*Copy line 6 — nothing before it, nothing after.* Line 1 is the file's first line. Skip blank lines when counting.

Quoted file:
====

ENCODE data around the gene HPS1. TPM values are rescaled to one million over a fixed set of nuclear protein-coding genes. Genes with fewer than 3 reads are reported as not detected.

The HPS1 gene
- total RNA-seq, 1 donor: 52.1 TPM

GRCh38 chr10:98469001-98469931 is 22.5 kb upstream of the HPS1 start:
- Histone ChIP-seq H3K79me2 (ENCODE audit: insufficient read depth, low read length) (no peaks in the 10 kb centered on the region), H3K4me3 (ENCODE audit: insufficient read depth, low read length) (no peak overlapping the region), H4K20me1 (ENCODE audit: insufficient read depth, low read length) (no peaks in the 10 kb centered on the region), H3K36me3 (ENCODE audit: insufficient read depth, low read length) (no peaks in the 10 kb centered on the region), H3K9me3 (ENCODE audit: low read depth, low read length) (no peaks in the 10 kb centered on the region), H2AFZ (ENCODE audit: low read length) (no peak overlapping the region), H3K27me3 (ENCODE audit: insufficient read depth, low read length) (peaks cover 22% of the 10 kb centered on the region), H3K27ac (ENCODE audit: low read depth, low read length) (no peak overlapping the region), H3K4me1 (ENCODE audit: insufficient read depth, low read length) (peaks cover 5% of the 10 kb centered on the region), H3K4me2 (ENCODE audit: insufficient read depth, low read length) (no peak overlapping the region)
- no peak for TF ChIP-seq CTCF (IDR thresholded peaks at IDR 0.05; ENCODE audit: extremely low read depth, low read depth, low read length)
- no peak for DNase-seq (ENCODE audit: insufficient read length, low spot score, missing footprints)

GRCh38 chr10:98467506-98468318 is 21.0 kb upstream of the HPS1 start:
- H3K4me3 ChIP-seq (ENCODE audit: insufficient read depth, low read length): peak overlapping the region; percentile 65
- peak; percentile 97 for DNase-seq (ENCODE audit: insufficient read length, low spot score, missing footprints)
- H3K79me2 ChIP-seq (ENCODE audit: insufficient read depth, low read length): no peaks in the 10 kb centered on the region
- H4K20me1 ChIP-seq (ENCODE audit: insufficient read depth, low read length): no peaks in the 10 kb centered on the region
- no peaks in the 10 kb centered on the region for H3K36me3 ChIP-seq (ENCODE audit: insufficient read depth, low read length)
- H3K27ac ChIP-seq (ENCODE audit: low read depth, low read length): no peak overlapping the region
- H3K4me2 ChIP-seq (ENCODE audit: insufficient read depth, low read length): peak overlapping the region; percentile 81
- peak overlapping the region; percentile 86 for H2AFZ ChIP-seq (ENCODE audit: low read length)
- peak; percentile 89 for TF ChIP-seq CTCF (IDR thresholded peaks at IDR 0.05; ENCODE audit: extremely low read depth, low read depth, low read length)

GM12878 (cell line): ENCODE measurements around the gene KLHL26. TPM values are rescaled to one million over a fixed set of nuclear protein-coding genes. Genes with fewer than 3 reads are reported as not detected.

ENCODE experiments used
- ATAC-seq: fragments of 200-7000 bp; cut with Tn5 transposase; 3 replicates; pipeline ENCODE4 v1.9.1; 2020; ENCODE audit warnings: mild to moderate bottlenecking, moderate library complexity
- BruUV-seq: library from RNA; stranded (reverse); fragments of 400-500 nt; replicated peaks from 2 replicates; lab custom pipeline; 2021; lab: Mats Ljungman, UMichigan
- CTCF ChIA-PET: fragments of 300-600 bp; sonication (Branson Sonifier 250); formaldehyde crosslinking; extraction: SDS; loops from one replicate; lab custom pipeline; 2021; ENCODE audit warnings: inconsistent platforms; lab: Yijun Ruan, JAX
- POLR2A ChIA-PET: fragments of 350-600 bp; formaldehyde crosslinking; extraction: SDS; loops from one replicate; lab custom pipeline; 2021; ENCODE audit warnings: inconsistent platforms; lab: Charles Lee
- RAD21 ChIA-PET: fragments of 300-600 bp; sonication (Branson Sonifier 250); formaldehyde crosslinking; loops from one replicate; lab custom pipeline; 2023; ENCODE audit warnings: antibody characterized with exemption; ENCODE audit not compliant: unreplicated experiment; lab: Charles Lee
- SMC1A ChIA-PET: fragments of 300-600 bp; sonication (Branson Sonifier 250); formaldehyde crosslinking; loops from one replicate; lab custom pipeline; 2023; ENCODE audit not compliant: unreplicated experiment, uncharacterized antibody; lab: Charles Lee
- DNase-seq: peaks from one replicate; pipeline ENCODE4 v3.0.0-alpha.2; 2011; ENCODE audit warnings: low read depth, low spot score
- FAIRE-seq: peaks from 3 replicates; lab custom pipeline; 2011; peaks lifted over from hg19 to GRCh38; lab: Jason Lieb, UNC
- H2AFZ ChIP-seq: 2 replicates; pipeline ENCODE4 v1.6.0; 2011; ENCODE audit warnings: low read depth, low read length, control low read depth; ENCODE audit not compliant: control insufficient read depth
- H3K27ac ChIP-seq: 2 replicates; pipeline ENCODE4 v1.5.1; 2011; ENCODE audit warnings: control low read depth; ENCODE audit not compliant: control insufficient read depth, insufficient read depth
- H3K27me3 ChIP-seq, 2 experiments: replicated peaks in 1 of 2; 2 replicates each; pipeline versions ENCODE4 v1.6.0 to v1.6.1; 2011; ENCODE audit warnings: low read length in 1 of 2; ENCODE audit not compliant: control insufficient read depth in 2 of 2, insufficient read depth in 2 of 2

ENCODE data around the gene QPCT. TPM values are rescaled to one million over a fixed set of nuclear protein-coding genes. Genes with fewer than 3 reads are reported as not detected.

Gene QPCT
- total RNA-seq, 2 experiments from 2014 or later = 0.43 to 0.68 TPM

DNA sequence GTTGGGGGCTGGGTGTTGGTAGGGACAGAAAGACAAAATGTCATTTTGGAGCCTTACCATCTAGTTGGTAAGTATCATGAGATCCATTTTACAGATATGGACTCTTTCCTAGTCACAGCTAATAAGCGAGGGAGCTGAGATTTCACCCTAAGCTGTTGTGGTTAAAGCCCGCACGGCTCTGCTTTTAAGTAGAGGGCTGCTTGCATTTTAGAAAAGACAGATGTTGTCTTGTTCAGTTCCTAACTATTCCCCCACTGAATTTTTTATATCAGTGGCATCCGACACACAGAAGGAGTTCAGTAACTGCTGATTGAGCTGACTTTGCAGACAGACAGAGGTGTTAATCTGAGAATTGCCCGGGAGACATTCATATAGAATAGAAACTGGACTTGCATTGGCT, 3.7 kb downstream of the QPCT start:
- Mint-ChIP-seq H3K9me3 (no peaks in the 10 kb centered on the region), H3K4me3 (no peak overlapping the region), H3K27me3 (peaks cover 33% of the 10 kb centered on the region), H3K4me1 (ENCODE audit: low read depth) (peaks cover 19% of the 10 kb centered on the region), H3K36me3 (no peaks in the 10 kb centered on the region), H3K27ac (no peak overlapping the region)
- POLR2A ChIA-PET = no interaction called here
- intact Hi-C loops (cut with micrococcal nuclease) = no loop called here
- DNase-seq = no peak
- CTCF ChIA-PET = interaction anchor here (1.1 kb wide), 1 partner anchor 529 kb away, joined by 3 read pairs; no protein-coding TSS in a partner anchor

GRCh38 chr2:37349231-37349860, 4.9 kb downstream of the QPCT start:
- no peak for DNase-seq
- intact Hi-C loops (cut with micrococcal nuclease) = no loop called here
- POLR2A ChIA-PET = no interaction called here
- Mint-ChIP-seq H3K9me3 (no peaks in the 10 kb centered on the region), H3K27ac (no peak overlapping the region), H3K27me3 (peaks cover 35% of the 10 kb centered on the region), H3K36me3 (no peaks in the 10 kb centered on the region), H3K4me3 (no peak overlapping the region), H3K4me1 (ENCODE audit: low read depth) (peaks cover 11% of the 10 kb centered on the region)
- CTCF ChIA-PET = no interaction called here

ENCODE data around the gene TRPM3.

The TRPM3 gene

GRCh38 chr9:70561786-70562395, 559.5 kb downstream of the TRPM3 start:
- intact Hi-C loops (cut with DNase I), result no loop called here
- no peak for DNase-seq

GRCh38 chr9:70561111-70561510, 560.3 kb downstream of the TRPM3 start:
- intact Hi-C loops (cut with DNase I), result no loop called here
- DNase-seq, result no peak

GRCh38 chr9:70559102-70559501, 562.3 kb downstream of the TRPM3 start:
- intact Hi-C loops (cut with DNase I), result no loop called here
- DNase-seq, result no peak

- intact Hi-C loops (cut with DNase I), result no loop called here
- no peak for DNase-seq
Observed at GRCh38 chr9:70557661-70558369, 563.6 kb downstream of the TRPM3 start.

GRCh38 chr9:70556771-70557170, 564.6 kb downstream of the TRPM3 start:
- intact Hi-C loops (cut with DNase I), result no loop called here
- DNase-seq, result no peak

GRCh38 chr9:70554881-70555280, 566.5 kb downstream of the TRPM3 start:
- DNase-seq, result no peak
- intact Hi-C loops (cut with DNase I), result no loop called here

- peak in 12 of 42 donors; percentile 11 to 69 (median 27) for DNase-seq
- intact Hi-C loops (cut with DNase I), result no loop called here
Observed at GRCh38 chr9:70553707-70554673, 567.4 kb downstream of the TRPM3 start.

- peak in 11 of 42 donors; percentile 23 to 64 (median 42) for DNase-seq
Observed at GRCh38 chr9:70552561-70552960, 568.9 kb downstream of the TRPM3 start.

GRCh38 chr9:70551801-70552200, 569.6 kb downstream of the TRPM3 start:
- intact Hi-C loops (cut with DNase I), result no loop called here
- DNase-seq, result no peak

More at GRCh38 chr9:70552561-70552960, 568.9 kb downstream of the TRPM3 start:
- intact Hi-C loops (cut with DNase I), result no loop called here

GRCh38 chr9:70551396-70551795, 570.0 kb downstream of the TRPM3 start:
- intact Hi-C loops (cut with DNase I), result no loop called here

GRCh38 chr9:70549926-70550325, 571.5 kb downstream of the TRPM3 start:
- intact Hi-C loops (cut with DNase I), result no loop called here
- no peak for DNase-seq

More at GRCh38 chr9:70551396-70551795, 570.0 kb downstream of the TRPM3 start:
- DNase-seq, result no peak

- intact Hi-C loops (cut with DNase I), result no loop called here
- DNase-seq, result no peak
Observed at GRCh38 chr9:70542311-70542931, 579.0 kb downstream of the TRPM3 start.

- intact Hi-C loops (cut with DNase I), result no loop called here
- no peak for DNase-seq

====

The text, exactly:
- no peak for TF ChIP-seq CTCF (IDR thresholded peaks at IDR 0.05; ENCODE audit: extremely low read depth, low read depth, low read length)